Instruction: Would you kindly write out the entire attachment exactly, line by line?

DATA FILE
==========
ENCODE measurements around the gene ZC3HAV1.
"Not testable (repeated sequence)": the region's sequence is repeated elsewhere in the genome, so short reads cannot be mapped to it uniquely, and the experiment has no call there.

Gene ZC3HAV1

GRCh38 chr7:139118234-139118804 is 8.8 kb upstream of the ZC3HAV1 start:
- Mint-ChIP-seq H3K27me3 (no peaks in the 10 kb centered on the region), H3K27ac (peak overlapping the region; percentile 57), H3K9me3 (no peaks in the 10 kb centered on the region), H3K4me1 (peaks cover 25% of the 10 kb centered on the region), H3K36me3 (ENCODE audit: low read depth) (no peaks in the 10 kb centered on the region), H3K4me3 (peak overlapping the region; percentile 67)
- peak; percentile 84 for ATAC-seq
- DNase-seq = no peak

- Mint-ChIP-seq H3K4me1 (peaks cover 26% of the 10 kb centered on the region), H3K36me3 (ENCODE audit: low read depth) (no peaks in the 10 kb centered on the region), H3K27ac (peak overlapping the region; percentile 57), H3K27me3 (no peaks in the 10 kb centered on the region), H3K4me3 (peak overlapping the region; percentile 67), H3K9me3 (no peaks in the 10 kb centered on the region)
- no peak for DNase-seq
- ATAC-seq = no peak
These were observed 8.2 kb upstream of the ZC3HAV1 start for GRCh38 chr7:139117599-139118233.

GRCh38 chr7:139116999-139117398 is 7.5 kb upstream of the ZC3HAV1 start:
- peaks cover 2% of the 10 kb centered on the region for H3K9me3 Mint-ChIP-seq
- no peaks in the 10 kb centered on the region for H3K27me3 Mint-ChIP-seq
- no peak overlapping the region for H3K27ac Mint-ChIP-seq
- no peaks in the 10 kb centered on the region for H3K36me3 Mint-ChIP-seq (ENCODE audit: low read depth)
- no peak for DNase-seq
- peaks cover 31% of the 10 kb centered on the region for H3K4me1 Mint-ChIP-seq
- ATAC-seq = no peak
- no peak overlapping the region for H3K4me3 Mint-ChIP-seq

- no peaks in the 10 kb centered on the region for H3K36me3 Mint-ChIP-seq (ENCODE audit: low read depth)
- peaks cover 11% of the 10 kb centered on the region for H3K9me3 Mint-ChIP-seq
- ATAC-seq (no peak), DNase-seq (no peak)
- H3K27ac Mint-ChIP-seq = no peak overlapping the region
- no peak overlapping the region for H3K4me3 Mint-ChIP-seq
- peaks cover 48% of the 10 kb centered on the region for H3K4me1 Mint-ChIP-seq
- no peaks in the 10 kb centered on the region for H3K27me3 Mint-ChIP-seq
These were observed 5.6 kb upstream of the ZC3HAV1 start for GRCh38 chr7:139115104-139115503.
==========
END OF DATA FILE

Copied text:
ENCODE measurements around the gene ZC3HAV1.
"Not testable (repeated sequence)": the region's sequence is repeated elsewhere in the genome, so short reads cannot be mapped to it uniquely, and the experiment has no call there.

Gene ZC3HAV1

GRCh38 chr7:139118234-139118804 is 8.8 kb upstream of the ZC3HAV1 start:
- Mint-ChIP-seq H3K27me3 (no peaks in the 10 kb centered on the region), H3K27ac (peak overlapping the region; percentile 57), H3K9me3 (no peaks in the 10 kb centered on the region), H3K4me1 (peaks cover 25% of the 10 kb centered on the region), H3K36me3 (ENCODE audit: low read depth) (no peaks in the 10 kb centered on the region), H3K4me3 (peak overlapping the region; percentile 67)
- peak; percentile 84 for ATAC-seq
- DNase-seq = no peak

- Mint-ChIP-seq H3K4me1 (peaks cover 26% of the 10 kb centered on the region), H3K36me3 (ENCODE audit: low read depth) (no peaks in the 10 kb centered on the region), H3K27ac (peak overlapping the region; percentile 57), H3K27me3 (no peaks in the 10 kb centered on the region), H3K4me3 (peak overlapping the region; percentile 67), H3K9me3 (no peaks in the 10 kb centered on the region)
- no peak for DNase-seq
- ATAC-seq = no peak
These were observed 8.2 kb upstream of the ZC3HAV1 start for GRCh38 chr7:139117599-139118233.

GRCh38 chr7:139116999-139117398 is 7.5 kb upstream of the ZC3HAV1 start:
- peaks cover 2% of the 10 kb centered on the region for H3K9me3 Mint-ChIP-seq
- no peaks in the 10 kb centered on the region for H3K27me3 Mint-ChIP-seq
- no peak overlapping the region for H3K27ac Mint-ChIP-seq
- no peaks in the 10 kb centered on the region for H3K36me3 Mint-ChIP-seq (ENCODE audit: low read depth)
- no peak for DNase-seq
- peaks cover 31% of the 10 kb centered on the region for H3K4me1 Mint-ChIP-seq
- ATAC-seq = no peak
- no peak overlapping the region for H3K4me3 Mint-ChIP-seq

- no peaks in the 10 kb centered on the region for H3K36me3 Mint-ChIP-seq (ENCODE audit: low read depth)
- peaks cover 11% of the 10 kb centered on the region for H3K9me3 Mint-ChIP-seq
- ATAC-seq (no peak), DNase-seq (no peak)
- H3K27ac Mint-ChIP-seq = no peak overlapping the region
- no peak overlapping the region for H3K4me3 Mint-ChIP-seq
- peaks cover 48% of the 10 kb centered on the region for H3K4me1 Mint-ChIP-seq
- no peaks in the 10 kb centered on the region for H3K27me3 Mint-ChIP-seq
These were observed 5.6 kb upstream of the ZC3HAV1 start for GRCh38 chr7:139115104-139115503.